• Determine if there are any restrictions on the choice of beneficiary. In some states, for example, you are required to name your spouse as the primary beneficiary unless you receive a waiver. In community property states, your spouse is automatically entitled to half your policy—even if not named. If you don’t specify a beneficiary, the death payment will go into your estate.
  • If you are naming your children as beneficiaries, you may need to set up a living trust—either because they are minors or because you don’t want them to squander the money before they are mature enough to be responsible for their decisions. You may wish to discuss the naming of beneficiaries with your insurer and your attorney.

Which Payment Plan Will Work Best?

With most policies, you will have options as to how you set up your payment plan. You’ll probably be able to choose from annual, semi-annual, quarterly or monthly plans.

You may find that you can save money and receive a lower premium by paying annually. Also, you might get a discount for setting up your payments as an automatic bank withdrawal.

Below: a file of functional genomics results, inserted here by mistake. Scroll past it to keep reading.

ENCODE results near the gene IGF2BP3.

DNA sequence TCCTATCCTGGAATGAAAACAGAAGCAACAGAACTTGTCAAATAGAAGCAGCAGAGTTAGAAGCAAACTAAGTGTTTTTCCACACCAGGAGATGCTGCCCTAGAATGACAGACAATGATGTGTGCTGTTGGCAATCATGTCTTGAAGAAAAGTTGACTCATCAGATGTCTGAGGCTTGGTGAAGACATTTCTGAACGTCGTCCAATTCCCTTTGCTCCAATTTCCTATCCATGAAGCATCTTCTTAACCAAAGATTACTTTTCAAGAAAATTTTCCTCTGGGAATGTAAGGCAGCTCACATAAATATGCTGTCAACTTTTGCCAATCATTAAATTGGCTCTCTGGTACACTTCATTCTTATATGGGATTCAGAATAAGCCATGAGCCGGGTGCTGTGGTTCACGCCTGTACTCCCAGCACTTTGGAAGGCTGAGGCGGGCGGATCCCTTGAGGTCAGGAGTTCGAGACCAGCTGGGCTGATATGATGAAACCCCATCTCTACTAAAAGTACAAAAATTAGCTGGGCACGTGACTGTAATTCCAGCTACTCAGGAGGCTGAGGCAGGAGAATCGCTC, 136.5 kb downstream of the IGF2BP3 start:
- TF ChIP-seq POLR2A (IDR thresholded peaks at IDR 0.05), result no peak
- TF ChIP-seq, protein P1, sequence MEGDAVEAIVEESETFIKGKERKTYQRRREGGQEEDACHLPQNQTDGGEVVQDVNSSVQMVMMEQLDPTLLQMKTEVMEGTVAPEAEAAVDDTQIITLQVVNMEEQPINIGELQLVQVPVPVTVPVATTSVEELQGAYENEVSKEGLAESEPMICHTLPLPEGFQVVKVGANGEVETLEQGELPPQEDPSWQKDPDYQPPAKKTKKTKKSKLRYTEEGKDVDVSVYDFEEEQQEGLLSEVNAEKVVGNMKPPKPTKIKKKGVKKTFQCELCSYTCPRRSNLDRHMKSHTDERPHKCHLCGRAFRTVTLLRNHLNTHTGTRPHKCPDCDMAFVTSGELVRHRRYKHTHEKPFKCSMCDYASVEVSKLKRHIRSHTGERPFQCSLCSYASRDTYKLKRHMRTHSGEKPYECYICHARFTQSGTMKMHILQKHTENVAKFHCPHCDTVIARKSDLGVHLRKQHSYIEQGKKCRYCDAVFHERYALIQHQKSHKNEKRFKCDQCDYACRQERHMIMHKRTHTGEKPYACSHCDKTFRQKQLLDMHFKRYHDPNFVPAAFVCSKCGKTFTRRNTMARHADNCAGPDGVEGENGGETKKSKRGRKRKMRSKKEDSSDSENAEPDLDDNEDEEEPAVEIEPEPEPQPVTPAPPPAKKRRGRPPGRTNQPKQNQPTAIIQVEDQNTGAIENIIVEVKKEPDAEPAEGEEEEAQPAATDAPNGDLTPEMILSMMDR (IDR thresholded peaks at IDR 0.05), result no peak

Do You Have Other Life Insurance Policies?

The application will most likely ask about other life insurance policies. This information may help you and your agent discuss policy consolidation or even the choice of carriers. In addition to having basic information about the policy, such as type, coverage, carrier and policy number, you should have information about the cancellation rules.

Are You a High Risk?

As part of the underwriting associated with every life insurance policy, the insurer needs to make a thorough assessment of the risk associated with covering you. Be prepared to answer several questions about your activities, hobbies and habits.

Have at hand the dates of any driving-associated events that occurred within the last five years, including a DUI violation, suspended license, accident or moving violation. Insurers also want to know about travel, especially to remote or exotic locations, and any dangerous sports and hobbies you pursue. If you race motorcycles on the weekend, for example, your insurer will want to know. This information probably will not prevent you from getting a policy, but it may increase your premium payments.

Do You Require Any Policy Riders?